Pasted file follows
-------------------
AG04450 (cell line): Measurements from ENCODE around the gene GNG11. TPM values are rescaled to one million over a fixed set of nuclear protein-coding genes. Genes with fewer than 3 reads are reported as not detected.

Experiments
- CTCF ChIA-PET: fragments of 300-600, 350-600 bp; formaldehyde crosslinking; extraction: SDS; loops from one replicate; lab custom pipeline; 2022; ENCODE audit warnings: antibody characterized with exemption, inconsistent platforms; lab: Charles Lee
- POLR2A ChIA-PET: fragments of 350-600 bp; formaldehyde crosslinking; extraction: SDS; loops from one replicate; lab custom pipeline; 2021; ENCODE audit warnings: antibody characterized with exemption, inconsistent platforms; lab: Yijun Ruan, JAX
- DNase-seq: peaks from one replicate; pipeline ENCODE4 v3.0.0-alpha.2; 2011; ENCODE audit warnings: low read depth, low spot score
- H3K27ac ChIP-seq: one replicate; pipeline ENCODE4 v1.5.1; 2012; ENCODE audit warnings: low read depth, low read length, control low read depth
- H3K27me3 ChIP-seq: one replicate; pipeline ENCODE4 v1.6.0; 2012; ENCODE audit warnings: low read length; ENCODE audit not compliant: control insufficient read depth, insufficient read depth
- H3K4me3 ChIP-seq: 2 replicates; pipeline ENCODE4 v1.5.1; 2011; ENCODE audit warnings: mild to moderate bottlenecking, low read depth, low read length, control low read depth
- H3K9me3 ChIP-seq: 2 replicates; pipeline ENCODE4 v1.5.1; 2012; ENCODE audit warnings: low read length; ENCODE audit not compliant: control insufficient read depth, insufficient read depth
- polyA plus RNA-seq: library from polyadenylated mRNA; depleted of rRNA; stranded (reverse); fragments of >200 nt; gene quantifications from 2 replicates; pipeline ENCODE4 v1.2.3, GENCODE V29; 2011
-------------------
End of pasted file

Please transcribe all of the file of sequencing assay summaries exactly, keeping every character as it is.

AG04450 (cell line): Measurements from ENCODE around the gene GNG11. TPM values are rescaled to one million over a fixed set of nuclear protein-coding genes. Genes with fewer than 3 reads are reported as not detected.

Experiments
- CTCF ChIA-PET: fragments of 300-600, 350-600 bp; formaldehyde crosslinking; extraction: SDS; loops from one replicate; lab custom pipeline; 2022; ENCODE audit warnings: antibody characterized with exemption, inconsistent platforms; lab: Charles Lee
- POLR2A ChIA-PET: fragments of 350-600 bp; formaldehyde crosslinking; extraction: SDS; loops from one replicate; lab custom pipeline; 2021; ENCODE audit warnings: antibody characterized with exemption, inconsistent platforms; lab: Yijun Ruan, JAX
- DNase-seq: peaks from one replicate; pipeline ENCODE4 v3.0.0-alpha.2; 2011; ENCODE audit warnings: low read depth, low spot score
- H3K27ac ChIP-seq: one replicate; pipeline ENCODE4 v1.5.1; 2012; ENCODE audit warnings: low read depth, low read length, control low read depth
- H3K27me3 ChIP-seq: one replicate; pipeline ENCODE4 v1.6.0; 2012; ENCODE audit warnings: low read length; ENCODE audit not compliant: control insufficient read depth, insufficient read depth
- H3K4me3 ChIP-seq: 2 replicates; pipeline ENCODE4 v1.5.1; 2011; ENCODE audit warnings: mild to moderate bottlenecking, low read depth, low read length, control low read depth
- H3K9me3 ChIP-seq: 2 replicates; pipeline ENCODE4 v1.5.1; 2012; ENCODE audit warnings: low read length; ENCODE audit not compliant: control insufficient read depth, insufficient read depth
- polyA plus RNA-seq: library from polyadenylated mRNA; depleted of rRNA; stranded (reverse); fragments of >200 nt; gene quantifications from 2 replicates; pipeline ENCODE4 v1.2.3, GENCODE V29; 2011